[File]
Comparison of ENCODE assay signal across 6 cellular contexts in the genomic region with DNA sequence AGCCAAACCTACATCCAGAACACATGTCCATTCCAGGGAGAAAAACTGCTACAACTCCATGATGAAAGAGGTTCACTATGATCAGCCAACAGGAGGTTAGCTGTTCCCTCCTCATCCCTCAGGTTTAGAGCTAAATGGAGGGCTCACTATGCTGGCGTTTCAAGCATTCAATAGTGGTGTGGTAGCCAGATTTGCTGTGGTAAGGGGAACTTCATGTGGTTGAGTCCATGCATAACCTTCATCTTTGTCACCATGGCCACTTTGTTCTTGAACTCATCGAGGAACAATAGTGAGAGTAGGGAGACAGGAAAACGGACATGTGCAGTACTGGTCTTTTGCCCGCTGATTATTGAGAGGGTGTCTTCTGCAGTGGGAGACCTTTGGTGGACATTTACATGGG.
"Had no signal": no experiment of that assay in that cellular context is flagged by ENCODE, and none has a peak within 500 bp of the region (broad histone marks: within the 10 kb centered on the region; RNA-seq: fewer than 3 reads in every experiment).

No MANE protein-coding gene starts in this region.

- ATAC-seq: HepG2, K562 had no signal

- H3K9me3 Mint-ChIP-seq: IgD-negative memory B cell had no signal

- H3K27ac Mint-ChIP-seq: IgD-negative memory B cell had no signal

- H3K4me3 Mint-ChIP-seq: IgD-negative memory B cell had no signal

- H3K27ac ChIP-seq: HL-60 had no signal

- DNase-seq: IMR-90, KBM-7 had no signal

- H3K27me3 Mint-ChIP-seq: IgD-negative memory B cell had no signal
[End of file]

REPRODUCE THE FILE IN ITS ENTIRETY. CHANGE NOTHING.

Comparison of ENCODE assay signal across 6 cellular contexts in the genomic region with DNA sequence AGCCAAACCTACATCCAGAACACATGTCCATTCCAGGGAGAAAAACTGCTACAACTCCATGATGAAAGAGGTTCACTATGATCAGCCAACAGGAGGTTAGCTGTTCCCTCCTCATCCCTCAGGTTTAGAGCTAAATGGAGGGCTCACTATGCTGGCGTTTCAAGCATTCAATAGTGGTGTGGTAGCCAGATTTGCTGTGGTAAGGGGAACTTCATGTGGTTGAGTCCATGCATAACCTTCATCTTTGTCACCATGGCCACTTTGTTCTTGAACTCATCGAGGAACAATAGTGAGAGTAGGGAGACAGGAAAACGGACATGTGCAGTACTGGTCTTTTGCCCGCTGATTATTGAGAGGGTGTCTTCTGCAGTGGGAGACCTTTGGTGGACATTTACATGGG.
"Had no signal": no experiment of that assay in that cellular context is flagged by ENCODE, and none has a peak within 500 bp of the region (broad histone marks: within the 10 kb centered on the region; RNA-seq: fewer than 3 reads in every experiment).

No MANE protein-coding gene starts in this region.

- ATAC-seq: HepG2, K562 had no signal

- H3K9me3 Mint-ChIP-seq: IgD-negative memory B cell had no signal

- H3K27ac Mint-ChIP-seq: IgD-negative memory B cell had no signal

- H3K4me3 Mint-ChIP-seq: IgD-negative memory B cell had no signal

- H3K27ac ChIP-seq: HL-60 had no signal

- DNase-seq: IMR-90, KBM-7 had no signal

- H3K27me3 Mint-ChIP-seq: IgD-negative memory B cell had no signal